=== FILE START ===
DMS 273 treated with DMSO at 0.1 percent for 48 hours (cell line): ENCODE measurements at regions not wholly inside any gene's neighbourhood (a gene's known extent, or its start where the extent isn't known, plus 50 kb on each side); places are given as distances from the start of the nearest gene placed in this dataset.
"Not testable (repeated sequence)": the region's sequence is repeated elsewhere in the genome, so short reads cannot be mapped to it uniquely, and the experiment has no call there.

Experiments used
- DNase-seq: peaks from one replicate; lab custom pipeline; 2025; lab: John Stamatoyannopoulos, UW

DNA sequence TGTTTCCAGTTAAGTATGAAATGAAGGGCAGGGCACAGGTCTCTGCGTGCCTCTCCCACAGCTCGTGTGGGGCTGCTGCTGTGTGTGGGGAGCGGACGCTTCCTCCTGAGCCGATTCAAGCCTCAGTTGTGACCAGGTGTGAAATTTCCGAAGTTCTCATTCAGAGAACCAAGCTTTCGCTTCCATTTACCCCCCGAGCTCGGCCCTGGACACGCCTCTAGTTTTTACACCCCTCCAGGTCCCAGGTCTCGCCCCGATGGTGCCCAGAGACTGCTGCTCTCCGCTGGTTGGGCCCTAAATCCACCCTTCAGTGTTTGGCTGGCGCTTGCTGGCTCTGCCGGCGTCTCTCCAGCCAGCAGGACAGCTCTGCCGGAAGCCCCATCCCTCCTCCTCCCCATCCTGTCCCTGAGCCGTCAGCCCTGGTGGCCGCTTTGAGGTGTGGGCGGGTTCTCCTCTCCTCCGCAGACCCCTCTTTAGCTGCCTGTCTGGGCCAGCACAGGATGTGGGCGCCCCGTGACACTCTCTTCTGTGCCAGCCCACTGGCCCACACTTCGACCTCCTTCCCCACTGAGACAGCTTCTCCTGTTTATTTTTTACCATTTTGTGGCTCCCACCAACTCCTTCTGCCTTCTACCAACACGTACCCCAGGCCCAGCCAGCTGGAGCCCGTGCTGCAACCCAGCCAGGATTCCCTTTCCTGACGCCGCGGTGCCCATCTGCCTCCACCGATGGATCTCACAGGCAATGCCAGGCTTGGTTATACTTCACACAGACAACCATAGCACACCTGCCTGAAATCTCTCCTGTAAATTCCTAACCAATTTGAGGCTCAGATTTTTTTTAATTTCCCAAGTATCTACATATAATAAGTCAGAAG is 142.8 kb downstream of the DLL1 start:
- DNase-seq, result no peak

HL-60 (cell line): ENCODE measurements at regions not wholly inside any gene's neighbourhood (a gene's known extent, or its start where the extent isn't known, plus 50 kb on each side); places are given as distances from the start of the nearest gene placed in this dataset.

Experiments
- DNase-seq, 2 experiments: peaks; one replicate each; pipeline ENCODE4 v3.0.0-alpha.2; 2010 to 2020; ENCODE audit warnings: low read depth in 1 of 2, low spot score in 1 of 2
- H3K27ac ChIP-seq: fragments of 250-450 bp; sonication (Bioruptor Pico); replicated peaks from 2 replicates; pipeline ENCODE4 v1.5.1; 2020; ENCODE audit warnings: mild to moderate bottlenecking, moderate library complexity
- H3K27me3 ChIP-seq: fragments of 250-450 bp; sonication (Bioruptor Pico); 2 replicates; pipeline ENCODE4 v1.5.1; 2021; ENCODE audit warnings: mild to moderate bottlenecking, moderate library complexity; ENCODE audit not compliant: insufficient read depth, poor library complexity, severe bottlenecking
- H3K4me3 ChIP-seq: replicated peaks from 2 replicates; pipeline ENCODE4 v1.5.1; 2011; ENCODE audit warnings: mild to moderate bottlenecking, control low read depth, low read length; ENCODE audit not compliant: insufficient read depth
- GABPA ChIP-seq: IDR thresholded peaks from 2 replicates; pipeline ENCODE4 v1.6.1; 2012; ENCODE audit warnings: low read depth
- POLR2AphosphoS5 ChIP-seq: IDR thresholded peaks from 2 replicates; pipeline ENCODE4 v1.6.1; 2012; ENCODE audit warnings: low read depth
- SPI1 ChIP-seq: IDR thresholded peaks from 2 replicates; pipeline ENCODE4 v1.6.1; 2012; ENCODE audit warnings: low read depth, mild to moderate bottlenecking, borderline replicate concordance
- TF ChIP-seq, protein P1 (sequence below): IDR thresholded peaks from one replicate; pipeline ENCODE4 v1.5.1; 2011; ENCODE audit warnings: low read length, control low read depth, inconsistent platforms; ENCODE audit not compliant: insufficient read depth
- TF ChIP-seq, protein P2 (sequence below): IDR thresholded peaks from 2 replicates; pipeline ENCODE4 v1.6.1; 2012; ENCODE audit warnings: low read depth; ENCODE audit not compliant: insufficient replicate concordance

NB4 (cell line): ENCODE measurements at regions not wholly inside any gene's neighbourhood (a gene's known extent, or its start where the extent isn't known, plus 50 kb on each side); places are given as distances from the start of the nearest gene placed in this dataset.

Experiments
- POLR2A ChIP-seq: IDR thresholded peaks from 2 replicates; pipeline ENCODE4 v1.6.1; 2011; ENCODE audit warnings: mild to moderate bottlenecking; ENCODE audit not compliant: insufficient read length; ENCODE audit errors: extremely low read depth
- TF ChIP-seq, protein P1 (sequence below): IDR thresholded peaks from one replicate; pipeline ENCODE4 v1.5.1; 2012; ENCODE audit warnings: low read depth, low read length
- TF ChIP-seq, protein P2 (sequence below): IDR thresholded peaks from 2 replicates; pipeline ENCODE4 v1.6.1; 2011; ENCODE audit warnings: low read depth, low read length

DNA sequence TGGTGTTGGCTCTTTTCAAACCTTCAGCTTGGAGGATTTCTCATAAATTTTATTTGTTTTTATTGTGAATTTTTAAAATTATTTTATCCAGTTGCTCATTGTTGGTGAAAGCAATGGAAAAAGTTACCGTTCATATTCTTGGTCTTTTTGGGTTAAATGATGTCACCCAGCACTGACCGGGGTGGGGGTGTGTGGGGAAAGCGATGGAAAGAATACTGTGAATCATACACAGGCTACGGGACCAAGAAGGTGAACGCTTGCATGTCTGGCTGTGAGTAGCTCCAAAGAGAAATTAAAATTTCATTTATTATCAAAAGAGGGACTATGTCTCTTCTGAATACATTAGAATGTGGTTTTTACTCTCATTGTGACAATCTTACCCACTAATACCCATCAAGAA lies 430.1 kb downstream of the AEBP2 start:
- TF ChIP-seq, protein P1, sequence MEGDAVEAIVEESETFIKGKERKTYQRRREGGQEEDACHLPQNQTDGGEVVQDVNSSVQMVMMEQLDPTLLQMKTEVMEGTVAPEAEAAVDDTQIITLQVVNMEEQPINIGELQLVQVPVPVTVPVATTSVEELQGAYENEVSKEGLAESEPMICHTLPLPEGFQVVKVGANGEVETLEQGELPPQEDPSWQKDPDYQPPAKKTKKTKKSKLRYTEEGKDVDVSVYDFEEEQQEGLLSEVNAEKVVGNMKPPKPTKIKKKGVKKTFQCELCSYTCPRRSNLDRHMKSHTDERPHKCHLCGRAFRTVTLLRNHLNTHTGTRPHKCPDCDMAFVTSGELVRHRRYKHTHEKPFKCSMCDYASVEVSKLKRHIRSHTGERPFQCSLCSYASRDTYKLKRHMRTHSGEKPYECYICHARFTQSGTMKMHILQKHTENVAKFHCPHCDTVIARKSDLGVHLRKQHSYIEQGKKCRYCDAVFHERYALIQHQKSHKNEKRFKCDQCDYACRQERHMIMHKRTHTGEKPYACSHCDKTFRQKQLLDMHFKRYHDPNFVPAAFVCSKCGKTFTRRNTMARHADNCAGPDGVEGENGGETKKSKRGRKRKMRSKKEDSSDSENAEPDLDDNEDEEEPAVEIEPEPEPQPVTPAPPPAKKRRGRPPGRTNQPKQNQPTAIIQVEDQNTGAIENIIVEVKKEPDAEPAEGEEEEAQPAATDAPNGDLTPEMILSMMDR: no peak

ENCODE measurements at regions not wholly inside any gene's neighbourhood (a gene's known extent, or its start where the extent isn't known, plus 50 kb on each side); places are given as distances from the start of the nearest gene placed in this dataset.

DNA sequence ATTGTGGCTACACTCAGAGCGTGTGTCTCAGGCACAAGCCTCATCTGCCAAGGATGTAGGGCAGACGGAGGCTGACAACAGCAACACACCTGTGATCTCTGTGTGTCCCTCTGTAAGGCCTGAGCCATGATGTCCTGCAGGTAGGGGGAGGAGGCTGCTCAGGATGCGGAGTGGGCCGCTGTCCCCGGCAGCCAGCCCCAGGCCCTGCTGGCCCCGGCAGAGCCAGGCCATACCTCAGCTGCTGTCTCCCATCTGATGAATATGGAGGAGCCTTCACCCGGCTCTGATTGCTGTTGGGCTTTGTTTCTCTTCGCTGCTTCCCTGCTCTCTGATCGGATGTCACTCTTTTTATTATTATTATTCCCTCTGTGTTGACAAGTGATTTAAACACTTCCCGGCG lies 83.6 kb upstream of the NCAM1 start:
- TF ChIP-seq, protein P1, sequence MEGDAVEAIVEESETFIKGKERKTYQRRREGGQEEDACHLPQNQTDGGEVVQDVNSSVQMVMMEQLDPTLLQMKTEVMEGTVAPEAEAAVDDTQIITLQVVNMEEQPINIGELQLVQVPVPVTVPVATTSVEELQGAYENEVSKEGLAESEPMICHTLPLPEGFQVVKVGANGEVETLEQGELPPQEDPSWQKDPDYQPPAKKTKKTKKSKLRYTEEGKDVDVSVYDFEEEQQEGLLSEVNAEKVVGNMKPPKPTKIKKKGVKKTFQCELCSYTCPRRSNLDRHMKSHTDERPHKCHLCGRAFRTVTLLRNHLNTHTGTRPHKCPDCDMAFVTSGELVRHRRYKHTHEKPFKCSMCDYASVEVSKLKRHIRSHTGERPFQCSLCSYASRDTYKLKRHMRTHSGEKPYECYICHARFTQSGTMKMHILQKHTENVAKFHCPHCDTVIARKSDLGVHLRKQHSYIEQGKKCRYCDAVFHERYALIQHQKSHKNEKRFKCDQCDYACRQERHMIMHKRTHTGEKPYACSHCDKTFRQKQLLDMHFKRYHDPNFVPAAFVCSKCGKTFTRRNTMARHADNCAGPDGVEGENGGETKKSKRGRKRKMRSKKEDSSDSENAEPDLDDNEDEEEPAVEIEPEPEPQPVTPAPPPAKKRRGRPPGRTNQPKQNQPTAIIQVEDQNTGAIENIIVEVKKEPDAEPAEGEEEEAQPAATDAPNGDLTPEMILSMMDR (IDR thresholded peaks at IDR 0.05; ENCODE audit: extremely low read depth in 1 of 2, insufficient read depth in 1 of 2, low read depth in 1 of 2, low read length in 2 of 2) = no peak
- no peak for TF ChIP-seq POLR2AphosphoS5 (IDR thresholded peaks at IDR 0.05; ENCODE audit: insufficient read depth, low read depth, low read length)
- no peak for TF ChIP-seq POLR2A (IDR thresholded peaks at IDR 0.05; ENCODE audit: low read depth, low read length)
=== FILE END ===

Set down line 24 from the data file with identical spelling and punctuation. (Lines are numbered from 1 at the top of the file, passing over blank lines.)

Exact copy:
- TF ChIP-seq, protein P1, sequence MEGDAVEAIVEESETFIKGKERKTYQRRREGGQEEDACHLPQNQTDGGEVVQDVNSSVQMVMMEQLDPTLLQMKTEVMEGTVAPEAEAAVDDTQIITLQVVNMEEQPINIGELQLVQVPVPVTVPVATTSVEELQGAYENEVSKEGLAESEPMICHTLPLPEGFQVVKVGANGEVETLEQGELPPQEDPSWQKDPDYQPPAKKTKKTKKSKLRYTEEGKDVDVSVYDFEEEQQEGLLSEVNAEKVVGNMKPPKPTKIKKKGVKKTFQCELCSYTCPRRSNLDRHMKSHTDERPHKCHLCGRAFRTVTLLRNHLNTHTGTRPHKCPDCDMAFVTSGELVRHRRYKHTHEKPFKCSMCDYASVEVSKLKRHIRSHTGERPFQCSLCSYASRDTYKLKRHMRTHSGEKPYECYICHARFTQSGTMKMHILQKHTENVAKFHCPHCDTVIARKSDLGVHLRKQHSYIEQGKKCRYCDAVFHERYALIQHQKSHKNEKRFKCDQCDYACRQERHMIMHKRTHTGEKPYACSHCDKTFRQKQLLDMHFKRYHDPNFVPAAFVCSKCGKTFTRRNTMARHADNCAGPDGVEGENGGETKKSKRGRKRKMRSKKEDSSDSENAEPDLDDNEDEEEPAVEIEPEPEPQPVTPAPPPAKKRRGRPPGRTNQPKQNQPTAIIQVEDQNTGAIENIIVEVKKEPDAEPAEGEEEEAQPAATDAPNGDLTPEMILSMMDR: no peak